Massive expert and volunteer support for cygnet rescue

The rescue, rehabilitation, and relocation of stranded cygnets at Armadale’s Forrestdale Lake has become almost an annual event.

As the waters of this seasonal, shallow wetland recede in the summer months, flightless cygnets abandoned by their parents face starvation and stand little chance of surviving predation from foxes and cats.

This year’s mercy mission was an enormous challenge, the area’s largest yet, with more than 170 cygnets rescued ahead of last January’s heatwave conditions.

It was once again coordinated by the Parks and Wildlife Service with stellar support from wildlife organisations such as WA Seabird Rescue, WA Wildlife, Darling Range Wildlife Shelter WA, Armadale Gosnells Landcare Group and Kanyana Wildlife Rehabilitation Centre.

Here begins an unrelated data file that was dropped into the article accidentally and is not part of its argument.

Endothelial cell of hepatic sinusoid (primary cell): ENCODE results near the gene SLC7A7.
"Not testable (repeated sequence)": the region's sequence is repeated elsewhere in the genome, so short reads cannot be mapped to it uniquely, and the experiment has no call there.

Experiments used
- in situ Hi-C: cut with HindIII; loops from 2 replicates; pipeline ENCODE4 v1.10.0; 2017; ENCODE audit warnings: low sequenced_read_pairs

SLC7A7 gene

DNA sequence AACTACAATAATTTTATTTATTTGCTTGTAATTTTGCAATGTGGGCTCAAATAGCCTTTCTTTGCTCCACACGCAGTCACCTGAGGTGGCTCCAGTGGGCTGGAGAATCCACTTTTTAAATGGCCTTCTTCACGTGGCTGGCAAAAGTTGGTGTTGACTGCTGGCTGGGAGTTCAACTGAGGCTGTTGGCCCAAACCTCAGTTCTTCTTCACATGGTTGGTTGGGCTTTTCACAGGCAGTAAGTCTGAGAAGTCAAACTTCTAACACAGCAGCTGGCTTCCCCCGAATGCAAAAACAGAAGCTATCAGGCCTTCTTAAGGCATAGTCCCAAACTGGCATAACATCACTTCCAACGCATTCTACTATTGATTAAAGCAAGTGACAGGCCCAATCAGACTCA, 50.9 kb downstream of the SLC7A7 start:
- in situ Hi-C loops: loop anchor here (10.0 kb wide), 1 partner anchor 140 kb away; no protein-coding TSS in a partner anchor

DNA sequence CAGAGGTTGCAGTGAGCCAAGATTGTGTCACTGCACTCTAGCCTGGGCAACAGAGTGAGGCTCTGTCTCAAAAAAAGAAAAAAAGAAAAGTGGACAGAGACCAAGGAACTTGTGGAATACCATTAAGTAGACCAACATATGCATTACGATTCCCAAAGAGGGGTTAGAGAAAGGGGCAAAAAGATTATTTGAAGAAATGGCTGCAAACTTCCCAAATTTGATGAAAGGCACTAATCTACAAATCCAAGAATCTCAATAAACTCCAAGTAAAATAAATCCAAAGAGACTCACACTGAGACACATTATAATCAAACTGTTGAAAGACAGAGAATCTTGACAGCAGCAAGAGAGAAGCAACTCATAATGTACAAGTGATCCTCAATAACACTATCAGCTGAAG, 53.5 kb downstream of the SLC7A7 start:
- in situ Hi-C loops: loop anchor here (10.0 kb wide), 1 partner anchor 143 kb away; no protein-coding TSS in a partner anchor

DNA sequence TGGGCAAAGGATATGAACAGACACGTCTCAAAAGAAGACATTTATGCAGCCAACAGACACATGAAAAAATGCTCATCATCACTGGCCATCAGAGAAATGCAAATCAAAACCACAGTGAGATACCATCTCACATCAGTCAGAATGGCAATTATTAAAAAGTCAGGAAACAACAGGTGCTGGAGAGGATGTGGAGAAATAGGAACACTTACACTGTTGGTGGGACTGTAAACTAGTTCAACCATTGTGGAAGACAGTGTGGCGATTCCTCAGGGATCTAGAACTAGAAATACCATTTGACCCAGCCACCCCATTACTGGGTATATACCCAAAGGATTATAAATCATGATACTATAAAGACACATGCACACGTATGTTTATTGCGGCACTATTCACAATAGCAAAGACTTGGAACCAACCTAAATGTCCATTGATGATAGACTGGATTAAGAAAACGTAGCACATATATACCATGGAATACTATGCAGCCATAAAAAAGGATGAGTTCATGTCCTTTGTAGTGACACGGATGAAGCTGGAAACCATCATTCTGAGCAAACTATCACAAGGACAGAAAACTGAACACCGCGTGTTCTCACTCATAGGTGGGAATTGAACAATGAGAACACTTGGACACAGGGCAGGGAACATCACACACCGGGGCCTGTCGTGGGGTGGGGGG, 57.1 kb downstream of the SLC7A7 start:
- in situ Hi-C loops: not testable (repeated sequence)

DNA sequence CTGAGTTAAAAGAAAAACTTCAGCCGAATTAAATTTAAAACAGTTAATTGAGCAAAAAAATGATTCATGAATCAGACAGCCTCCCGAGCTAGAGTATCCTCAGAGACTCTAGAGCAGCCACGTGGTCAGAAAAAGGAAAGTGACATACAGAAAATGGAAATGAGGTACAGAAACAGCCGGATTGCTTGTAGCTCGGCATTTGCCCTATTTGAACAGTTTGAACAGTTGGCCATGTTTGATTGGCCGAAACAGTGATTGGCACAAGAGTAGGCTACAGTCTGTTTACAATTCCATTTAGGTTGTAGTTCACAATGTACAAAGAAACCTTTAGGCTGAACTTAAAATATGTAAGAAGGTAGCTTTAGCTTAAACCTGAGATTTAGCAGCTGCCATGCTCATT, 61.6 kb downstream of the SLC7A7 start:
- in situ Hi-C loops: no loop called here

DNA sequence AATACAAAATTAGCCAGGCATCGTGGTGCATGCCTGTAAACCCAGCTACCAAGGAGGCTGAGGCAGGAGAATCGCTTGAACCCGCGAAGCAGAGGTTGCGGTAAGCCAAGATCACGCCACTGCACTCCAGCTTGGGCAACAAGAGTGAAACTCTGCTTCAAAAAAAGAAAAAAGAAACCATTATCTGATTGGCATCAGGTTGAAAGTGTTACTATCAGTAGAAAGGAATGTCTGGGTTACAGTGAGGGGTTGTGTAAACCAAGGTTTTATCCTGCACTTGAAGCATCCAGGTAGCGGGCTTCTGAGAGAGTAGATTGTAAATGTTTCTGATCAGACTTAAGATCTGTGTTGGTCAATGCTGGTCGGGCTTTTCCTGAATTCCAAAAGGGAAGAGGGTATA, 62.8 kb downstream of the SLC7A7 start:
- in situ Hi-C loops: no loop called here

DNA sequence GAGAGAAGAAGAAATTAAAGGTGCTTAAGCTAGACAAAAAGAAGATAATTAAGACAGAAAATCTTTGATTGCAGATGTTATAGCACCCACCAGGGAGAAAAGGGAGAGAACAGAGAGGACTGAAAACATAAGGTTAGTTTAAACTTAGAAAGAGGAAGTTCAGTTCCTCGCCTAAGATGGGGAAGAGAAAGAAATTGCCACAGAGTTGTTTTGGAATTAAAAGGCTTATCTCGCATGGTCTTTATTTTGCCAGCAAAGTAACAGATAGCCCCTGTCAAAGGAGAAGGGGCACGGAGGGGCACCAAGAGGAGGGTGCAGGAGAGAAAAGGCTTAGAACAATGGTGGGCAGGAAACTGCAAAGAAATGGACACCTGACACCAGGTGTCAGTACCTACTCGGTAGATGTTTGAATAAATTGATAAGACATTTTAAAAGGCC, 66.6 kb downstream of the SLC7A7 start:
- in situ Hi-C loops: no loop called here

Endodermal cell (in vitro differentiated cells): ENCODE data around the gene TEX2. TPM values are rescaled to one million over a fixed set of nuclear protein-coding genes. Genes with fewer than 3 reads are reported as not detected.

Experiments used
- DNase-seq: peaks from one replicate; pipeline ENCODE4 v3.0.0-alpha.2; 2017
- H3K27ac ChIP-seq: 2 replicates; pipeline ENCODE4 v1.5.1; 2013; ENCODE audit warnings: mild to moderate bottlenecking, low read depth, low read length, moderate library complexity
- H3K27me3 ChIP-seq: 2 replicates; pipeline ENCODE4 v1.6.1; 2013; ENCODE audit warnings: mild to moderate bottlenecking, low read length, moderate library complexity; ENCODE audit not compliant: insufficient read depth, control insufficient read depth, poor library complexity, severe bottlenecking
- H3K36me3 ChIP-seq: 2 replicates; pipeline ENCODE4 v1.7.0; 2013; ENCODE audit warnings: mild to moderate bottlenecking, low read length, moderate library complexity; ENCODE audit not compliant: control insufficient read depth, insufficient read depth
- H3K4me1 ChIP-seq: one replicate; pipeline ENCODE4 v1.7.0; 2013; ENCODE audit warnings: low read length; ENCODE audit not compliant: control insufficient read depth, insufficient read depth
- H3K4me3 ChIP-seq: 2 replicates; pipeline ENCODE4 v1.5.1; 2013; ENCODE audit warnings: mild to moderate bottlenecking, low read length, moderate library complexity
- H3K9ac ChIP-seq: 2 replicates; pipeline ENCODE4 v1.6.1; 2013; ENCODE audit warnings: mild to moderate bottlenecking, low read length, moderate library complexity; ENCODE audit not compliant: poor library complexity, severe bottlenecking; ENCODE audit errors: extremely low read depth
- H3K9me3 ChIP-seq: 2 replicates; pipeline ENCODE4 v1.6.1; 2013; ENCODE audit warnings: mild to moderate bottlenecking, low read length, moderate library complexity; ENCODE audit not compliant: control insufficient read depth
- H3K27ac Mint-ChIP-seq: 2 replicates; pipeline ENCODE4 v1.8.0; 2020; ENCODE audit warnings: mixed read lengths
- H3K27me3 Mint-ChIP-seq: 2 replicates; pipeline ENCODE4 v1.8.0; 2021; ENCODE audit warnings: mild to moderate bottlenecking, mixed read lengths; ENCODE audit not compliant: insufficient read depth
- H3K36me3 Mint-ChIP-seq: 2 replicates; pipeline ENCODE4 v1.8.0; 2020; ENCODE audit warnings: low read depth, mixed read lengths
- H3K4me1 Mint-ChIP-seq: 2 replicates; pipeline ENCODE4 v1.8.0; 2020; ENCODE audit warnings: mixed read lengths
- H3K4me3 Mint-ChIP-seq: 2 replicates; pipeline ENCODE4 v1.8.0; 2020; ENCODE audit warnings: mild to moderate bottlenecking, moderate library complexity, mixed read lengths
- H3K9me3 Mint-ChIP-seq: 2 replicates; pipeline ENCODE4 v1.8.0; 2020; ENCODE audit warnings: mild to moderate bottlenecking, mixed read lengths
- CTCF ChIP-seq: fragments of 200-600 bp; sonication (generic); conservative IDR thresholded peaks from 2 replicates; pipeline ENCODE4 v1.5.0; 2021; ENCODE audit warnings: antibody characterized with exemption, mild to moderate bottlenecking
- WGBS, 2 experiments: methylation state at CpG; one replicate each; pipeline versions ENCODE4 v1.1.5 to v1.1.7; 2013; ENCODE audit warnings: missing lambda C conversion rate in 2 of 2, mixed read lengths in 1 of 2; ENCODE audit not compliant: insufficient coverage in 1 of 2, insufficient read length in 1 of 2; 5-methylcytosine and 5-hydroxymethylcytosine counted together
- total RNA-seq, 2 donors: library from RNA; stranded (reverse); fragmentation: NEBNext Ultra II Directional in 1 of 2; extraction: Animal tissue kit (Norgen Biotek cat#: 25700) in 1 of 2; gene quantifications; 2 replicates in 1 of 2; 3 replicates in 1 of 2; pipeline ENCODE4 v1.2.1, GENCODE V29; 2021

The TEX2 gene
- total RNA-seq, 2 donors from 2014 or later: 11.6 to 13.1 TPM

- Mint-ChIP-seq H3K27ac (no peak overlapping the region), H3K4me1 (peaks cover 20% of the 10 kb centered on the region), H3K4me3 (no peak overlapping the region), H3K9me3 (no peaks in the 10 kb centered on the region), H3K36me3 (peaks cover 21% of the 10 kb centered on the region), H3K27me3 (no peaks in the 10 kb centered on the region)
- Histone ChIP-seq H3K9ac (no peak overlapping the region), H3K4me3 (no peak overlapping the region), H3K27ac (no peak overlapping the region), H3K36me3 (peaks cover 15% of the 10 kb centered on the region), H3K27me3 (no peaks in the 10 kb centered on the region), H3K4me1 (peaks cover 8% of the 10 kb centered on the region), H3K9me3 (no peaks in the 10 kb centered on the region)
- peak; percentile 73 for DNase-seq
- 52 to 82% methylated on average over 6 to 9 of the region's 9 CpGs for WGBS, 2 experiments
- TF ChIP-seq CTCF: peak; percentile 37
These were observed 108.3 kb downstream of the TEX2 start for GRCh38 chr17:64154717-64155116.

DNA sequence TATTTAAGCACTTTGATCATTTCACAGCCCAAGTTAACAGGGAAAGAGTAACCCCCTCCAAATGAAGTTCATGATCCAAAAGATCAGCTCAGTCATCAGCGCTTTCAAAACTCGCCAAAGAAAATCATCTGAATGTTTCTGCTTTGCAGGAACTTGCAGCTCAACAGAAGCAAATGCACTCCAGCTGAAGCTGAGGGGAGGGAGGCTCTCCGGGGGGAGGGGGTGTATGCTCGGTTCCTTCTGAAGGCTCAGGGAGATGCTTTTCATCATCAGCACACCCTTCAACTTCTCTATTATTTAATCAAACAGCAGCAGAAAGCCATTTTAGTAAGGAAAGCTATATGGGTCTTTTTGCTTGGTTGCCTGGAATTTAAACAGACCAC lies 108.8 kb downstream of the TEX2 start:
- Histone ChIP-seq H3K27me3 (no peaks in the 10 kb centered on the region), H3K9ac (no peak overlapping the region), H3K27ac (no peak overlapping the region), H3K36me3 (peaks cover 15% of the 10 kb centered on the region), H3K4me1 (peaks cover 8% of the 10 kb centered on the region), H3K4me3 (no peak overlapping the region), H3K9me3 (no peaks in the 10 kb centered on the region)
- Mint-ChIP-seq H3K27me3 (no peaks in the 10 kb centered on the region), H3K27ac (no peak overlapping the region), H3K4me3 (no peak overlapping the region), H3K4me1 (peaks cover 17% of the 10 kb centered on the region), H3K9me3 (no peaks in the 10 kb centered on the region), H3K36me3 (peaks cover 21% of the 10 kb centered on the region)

Cygnet rescue! Photo credit: WA Seabird Rescue

In all, the rescue involved some 200 volunteers, including Armadale community groups and many others, forming a human chain around the cygnets and shepherding them into pens for relocation.

Some of the cygnets were too young to be moved directly to new release locations, needing time to grow and mature. Darling Range Wildlife Shelter took the majority in this category and Kanyana received 25 of the youngest swans.

“Lovegrove Turf Services provided Kanyana with donated turf for the swans to live on,” said Kanyana Hospital Manager Tasha Hennings.

“There were many weeks of cleaning, purchasing and chopping of greens, monitoring health and behaviour and more cleaning!

“The last of our cygnets have since moved to Darling Range Wildlife Shelter for their final stage of rehabilitation and on to release.”

Kanyana Wildlife Rehabilitation Centre, which has close links with the WA Parks Foundation,  regularly accepts corporate, school and other groups for volunteering days, with wide-ranging activities such as gardening,  cleaning and refurbishing aviaries and enclosures, preparing food and providing enrichment for birds and animals receiving care.

More information here.

Cygnet Rescue. Photo credit: Western Australian Seabird Rescue